Although he was never directly involved in politics himself, Sigmund Freud’s contribution to political thinking cannot be overstated.  He was fascinated with the way that our internal conflicts as individuals have outward consequences in the world at large – and many of his ideas laid down the basis of what has become an enormous body of thought on how society works.

He questioned the origin and structure of society in “Totem and Taboo”.  He discussed illusions and dogmas in “The Future of an Illusion” and “Civilization and itsDiscontents”.  He was critical of some aspects of Bolshevism in the “New Introductory Lecture on Psychoanalysis”, and he described the foundation of a people in “Moses and Monotheism”.

In this series of talks with leading psychoanalysts, we invite you to explore these influential theories with us, and discover how they can illuminate our understanding of political and social conflict around the world.

It’s interesting to imagine what Freud would have made of the world today, a time of polarising politics, social shifts and radical movements.

In “Group Psychology and the Analysis of the Ego” he explored crowd psychology, arguing that becoming a member of a crowd serves to unlock the unconscious mind.  This happens as the super-ego, or moral centre of consciousness, is displaced by the larger crowd and the charisma of leaders.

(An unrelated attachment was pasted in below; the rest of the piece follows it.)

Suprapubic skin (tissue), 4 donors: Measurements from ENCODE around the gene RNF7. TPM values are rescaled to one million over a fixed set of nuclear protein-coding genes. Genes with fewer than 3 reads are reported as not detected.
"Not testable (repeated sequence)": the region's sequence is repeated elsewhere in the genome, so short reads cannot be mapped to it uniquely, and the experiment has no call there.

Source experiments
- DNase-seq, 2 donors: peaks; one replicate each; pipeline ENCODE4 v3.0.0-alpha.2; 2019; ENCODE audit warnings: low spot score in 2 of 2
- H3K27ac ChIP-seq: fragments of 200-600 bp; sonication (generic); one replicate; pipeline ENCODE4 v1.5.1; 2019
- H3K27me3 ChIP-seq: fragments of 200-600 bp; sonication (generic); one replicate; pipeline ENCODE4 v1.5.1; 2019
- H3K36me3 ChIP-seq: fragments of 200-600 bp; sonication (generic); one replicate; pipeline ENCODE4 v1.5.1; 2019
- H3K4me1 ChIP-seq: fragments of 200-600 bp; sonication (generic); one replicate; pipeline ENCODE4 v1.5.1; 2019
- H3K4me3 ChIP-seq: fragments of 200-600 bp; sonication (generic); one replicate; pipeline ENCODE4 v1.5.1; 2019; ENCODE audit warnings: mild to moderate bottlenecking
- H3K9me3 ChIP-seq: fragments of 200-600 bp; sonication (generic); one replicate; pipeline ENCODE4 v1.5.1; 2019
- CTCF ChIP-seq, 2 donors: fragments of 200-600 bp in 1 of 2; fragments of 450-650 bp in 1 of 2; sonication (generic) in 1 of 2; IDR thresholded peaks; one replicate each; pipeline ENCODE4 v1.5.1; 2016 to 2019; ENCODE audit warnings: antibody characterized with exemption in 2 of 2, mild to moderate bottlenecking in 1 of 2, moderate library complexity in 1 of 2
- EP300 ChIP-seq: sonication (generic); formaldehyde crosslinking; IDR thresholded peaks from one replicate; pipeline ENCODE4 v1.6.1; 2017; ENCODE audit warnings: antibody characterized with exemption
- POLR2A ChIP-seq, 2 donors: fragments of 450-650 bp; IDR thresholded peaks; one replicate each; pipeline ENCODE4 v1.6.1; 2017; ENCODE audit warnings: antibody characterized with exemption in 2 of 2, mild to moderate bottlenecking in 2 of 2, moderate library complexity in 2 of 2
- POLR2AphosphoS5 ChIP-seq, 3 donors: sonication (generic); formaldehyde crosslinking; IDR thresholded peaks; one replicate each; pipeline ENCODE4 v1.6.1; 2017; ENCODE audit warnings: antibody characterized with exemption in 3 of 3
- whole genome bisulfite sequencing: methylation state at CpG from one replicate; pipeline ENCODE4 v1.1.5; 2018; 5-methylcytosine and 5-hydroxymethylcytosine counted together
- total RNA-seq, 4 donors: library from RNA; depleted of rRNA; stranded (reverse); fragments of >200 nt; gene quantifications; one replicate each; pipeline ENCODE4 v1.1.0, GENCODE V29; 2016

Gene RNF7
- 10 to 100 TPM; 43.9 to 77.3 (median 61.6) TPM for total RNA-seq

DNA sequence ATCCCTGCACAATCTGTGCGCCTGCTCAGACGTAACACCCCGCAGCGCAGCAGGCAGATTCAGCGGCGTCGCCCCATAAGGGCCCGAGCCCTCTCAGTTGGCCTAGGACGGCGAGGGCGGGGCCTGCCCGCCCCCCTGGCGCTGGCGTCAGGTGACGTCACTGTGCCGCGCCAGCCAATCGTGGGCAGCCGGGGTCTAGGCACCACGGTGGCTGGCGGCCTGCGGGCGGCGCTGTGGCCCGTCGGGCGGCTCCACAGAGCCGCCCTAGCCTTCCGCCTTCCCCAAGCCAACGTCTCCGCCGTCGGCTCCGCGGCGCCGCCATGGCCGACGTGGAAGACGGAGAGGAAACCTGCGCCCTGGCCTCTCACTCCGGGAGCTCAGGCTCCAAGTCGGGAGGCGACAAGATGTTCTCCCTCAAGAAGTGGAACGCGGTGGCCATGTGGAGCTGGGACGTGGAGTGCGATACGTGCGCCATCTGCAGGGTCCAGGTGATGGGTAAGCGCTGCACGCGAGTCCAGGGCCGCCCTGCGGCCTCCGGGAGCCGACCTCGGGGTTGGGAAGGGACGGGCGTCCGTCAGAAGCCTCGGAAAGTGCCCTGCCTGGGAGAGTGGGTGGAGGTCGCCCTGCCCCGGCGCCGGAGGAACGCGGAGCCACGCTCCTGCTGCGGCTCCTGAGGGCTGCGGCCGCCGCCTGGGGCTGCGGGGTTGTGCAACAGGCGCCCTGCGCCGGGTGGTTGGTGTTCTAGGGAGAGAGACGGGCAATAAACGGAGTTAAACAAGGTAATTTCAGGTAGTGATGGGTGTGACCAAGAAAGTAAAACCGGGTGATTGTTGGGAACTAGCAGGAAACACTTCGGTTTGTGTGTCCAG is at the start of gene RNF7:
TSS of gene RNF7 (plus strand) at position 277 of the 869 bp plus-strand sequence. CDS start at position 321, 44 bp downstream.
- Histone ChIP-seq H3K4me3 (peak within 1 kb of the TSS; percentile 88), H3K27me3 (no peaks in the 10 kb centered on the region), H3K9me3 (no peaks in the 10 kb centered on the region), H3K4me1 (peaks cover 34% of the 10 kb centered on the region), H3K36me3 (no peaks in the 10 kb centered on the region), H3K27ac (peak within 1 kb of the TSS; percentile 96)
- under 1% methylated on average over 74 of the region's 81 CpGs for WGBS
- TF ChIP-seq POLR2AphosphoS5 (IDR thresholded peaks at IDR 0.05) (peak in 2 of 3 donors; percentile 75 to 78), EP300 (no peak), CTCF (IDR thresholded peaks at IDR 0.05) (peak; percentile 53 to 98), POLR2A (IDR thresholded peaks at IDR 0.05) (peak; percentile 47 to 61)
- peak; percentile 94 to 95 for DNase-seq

In the agency of the superego, our conscious moral centre, Freud attributed values, ideals, and imperatives associated with morality and society.  He also analysed the effects of repressed sexuality, naming “civilised sexual morality” as the source of “the nervous illness of modern times.”

Freud argued that a combination of forces in our psyche – the sexual drive, the death drive, and the instinct for mastery – have been inescapable drivers of change throughout humanity’s development.

And they’re especially relevant to a discussion of contemporary issues such as racism, terrorism, totalitarian thinking, NHS, the market economy, gender and sexuality. Scroll down to see the range of subjects we’ll be addressing in our programme.

Many of Freud’s ideas intersect with political thinkers such as Machiavelli, Hobbes, Marx, and Weber.  For example, the radical rejection of all forms of illusion, the will to lucidity based on a flexible rationality, the dismantling of connections within communities, the emphasis on the autonomy and responsibility of the individual subject.

Over time, many other psychoanalysts have continued to contribute to political and social theory.  Donald Winnicott argues that the development of our character is based on our environment, particularly our early relationships in life.  That society provides the factors that support or undermine these early relationships – and that pathological or criminal acts can be seen as external manifestations of our internal conflicts.

Melanie Klein reiterated Freud’s belief that the human is riven with conflict, and how aggression and libido play themselves out in the individual, family, society and world politics.  She emphasised the need to recognise guilt and make reparation, and argued that to achieve this there must be a difficult integration of love and hate – a lifelong struggle that has its equivalents in social and political scenarios throughout the world.  

These theories on the mind provide the basis for psychoanalysts to understand political and social conflict that cause such distress and anxiety in our world.  

I hope that you’ll join us for what’s set to be a brilliant set of lectures, discussions and debates about the nature of violence, both in the mind and in wider society.  To book your place, click here.